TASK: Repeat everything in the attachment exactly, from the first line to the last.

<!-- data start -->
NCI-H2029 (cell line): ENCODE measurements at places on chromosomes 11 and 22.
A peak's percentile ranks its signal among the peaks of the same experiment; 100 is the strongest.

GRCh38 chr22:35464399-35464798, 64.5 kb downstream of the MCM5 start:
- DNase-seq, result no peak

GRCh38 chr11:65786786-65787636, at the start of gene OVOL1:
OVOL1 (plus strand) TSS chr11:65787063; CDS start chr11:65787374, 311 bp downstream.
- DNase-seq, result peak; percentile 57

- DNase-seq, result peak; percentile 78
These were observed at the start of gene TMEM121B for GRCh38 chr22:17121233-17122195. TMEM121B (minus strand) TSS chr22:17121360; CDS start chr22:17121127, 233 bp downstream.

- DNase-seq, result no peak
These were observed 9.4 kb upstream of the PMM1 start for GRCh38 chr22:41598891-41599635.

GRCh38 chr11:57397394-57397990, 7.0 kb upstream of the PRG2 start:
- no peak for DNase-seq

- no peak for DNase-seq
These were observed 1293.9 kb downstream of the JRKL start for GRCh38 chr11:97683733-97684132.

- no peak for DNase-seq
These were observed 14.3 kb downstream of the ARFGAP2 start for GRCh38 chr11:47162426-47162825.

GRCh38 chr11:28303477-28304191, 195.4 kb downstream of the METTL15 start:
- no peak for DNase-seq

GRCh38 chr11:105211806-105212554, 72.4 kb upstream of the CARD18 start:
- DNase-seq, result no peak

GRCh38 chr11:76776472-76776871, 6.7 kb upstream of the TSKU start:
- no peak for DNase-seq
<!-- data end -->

NCI-H2029 (cell line): ENCODE measurements at places on chromosomes 11 and 22.
A peak's percentile ranks its signal among the peaks of the same experiment; 100 is the strongest.

GRCh38 chr22:35464399-35464798, 64.5 kb downstream of the MCM5 start:
- DNase-seq, result no peak

GRCh38 chr11:65786786-65787636, at the start of gene OVOL1:
OVOL1 (plus strand) TSS chr11:65787063; CDS start chr11:65787374, 311 bp downstream.
- DNase-seq, result peak; percentile 57

- DNase-seq, result peak; percentile 78
These were observed at the start of gene TMEM121B for GRCh38 chr22:17121233-17122195. TMEM121B (minus strand) TSS chr22:17121360; CDS start chr22:17121127, 233 bp downstream.

- DNase-seq, result no peak
These were observed 9.4 kb upstream of the PMM1 start for GRCh38 chr22:41598891-41599635.

GRCh38 chr11:57397394-57397990, 7.0 kb upstream of the PRG2 start:
- no peak for DNase-seq

- no peak for DNase-seq
These were observed 1293.9 kb downstream of the JRKL start for GRCh38 chr11:97683733-97684132.

- no peak for DNase-seq
These were observed 14.3 kb downstream of the ARFGAP2 start for GRCh38 chr11:47162426-47162825.

GRCh38 chr11:28303477-28304191, 195.4 kb downstream of the METTL15 start:
- no peak for DNase-seq

GRCh38 chr11:105211806-105212554, 72.4 kb upstream of the CARD18 start:
- DNase-seq, result no peak

GRCh38 chr11:76776472-76776871, 6.7 kb upstream of the TSKU start:
- no peak for DNase-seq